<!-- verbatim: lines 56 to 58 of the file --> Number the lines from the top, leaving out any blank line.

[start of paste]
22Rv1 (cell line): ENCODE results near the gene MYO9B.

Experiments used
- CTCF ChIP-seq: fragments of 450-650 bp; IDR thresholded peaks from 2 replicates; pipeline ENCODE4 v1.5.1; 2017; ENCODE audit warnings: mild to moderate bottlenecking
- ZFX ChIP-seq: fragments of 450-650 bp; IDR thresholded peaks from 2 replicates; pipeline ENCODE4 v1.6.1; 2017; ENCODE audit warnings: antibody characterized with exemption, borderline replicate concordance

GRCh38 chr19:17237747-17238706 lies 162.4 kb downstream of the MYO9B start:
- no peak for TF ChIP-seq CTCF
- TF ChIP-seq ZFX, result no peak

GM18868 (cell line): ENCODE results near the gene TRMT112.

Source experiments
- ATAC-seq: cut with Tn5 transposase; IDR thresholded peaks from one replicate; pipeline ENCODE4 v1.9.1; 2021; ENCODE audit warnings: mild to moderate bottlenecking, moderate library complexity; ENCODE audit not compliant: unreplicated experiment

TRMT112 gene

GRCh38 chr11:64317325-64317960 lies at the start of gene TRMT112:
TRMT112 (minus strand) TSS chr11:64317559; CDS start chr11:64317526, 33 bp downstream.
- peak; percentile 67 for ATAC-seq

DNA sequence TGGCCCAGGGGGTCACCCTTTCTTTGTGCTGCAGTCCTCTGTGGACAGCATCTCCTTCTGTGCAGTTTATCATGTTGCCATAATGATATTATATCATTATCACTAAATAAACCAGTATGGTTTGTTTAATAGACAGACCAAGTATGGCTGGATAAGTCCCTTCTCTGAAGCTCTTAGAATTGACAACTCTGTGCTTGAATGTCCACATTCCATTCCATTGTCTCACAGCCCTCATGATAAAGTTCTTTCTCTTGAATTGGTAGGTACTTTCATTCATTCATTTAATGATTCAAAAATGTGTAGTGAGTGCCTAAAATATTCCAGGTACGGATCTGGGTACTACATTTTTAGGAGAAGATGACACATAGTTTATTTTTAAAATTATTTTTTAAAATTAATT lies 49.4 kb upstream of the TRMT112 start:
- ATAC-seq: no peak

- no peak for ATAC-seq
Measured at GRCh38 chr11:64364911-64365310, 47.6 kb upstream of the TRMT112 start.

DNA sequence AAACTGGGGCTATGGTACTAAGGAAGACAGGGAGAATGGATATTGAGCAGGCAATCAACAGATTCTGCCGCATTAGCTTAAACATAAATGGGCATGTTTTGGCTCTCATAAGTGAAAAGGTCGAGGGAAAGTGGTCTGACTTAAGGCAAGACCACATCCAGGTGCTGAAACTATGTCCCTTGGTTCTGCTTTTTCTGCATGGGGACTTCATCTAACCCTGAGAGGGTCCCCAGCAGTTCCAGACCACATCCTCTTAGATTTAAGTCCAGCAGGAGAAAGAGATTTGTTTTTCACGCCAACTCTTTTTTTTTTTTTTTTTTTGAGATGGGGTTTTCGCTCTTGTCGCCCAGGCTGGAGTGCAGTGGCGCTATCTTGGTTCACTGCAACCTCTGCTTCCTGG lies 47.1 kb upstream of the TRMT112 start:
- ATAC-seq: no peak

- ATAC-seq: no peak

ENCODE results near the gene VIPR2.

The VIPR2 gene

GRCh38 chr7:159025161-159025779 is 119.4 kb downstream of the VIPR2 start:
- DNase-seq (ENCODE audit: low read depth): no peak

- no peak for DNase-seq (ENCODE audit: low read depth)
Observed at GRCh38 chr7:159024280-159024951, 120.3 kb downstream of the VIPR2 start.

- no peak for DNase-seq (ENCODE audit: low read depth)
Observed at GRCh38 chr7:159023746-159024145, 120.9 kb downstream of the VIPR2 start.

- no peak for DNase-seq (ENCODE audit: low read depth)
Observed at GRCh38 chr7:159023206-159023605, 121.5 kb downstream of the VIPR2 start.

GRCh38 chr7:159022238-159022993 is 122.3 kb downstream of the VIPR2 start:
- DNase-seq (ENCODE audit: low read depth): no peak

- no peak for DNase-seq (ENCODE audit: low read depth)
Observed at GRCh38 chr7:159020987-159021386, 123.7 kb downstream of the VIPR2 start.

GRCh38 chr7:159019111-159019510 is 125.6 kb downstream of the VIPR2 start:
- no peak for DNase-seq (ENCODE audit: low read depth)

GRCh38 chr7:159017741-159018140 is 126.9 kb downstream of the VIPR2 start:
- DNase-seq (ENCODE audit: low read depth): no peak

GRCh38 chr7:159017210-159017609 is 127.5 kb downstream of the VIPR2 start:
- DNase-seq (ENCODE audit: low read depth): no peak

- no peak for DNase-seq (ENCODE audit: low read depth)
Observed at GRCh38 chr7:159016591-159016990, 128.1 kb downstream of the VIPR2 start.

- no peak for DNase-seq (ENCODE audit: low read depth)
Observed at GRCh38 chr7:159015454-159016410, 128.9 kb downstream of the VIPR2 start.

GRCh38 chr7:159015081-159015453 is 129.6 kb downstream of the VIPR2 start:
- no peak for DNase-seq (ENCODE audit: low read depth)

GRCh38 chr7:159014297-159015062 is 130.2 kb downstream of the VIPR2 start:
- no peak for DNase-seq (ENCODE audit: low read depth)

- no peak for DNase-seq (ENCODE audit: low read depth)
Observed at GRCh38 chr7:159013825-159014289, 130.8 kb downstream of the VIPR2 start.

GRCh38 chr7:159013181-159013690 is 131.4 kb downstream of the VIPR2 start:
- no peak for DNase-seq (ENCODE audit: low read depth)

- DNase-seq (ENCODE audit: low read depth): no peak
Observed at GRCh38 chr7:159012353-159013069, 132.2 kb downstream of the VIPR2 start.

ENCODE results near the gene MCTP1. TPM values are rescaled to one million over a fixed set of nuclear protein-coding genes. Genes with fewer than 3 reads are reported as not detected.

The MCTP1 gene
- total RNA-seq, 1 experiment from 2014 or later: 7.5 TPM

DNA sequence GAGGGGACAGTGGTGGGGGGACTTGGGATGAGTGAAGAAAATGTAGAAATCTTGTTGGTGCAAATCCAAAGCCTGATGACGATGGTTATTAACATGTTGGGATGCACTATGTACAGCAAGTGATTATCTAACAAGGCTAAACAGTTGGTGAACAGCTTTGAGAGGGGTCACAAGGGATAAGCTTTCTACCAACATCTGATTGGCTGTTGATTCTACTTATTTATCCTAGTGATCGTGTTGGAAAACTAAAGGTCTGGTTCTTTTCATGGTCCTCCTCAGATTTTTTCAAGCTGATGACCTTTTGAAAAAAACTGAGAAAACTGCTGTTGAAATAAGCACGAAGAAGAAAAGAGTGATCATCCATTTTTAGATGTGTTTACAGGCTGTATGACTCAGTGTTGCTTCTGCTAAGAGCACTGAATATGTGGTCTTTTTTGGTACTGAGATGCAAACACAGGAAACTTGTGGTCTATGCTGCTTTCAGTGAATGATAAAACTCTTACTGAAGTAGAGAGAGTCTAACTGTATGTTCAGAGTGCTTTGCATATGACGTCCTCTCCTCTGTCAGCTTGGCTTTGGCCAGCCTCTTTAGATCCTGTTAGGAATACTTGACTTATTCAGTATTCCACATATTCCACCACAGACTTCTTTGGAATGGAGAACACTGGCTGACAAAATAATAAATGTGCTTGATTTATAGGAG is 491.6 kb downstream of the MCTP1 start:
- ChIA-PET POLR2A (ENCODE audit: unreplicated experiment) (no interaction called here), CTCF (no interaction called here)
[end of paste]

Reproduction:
ENCODE results near the gene MCTP1. TPM values are rescaled to one million over a fixed set of nuclear protein-coding genes. Genes with fewer than 3 reads are reported as not detected.

The MCTP1 gene
- total RNA-seq, 1 experiment from 2014 or later: 7.5 TPM